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My website URL structure is:

http://www.website.com/{record-type}/{record-id}/{human-readable-name}

If an invalid human readable name is provided, the page 301 redirects to the correct URL.

I've noticed recently that Google has started indexing partial URLs, i.e:

http://www.website.com/{record-type}/{record-id}/

If I make requests to those indexed URLs, I am 301 redirected to the correct page.

Is there a way to force Google to use the 301 redirected URL?

4

The 301 redirect should be doing this already. You should verify that the 301 redirect is being sent out especially to googlebot.

Another way to do this is to use canonical URLs to tell Google which URL they should display in their search results.

  • I have verified the 301s work via Curl (including with using a gbot useragent). Also, If one of partial links are clicked from the SERPs the page is 301 redirected to the correct URL. I'll take a look at canonical URLs. – drtldr Jul 24 '12 at 19:32
  • @drtldr - Did you ever work this out? Same is happening to my site(s), Google is indexing the 301's. In Webmaster Tools, if I fetch the 301 page, it actually fetches the content, doesn't indicate there's a 301. But Fiddler/Chrome Developer Tools all tell me (correctly) there's a 301 redirect. Any update? – Sean May 8 '13 at 7:49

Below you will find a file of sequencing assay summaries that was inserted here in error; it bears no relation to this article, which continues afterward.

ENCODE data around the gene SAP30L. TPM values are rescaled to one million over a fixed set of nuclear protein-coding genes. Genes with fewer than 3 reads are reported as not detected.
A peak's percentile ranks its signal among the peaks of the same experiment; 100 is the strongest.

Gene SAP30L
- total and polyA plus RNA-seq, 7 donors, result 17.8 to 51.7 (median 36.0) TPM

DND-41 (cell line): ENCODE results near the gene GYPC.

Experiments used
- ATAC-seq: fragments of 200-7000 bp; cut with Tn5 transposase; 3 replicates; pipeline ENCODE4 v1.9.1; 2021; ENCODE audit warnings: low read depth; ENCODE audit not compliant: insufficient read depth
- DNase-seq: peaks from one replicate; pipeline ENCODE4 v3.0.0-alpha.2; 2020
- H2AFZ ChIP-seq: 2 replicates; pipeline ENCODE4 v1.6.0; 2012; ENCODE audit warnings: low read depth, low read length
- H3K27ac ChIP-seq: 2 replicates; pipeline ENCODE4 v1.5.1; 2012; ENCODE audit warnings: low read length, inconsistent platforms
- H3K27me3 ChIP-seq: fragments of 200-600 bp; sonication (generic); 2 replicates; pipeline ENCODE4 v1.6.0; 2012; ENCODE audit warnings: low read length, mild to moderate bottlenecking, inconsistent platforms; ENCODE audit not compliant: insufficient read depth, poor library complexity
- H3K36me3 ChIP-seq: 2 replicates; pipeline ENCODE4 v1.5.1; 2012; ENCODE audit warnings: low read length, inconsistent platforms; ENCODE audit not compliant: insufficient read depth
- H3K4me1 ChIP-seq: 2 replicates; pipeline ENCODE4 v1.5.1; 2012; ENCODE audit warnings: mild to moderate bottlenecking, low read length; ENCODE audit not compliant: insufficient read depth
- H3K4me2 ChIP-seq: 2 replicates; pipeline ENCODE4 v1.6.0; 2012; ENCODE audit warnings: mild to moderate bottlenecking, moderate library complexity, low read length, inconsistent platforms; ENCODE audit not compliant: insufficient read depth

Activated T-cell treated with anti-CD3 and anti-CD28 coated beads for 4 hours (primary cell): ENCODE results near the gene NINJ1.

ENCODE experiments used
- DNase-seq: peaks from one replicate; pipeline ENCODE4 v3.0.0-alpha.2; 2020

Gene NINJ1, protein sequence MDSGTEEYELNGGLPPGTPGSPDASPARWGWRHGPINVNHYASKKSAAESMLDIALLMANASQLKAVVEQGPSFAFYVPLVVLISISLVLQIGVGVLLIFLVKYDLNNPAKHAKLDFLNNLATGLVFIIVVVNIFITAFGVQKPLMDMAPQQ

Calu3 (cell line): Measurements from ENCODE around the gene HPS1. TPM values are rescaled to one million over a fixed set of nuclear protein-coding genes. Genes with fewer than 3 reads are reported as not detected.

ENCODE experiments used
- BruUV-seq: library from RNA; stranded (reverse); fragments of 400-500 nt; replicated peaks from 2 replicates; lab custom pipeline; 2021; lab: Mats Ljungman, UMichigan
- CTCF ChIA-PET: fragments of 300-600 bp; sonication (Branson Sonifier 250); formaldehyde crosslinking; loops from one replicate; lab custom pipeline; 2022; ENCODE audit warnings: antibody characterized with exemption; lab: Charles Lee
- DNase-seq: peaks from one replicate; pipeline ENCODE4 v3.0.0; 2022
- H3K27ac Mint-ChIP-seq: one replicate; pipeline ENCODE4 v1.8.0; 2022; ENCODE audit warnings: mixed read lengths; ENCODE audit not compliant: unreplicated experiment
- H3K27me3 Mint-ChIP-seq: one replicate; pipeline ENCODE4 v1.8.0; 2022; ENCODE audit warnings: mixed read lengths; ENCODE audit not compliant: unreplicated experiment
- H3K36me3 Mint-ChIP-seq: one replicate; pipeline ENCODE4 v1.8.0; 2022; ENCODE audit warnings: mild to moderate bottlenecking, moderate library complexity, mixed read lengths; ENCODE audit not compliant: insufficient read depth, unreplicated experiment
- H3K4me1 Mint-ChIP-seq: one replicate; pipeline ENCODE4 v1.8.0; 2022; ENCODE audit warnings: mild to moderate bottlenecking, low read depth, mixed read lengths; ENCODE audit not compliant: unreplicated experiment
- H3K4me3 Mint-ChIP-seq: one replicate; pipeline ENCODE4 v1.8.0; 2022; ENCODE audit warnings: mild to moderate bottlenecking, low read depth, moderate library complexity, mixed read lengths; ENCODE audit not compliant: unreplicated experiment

• I just checked Bing and it has the same problem. – Sean May 8 '13 at 8:06
  • I haven't seen any negative SEO indicators from this (with close to 17 million pages indexed), so I stopped actively investigating. However, As this answer suggests, I suspect providing a rel=canonical HTTP header (not html tag!) along with the 301 response should sort it for you. – drtldr May 9 '13 at 11:07
  • drtldr: You can't send that in an HTTP header. Only headers that are written as http-equiv can be sent like that. Canonical is rel. – Zdenek Jan 23 '16 at 22:29

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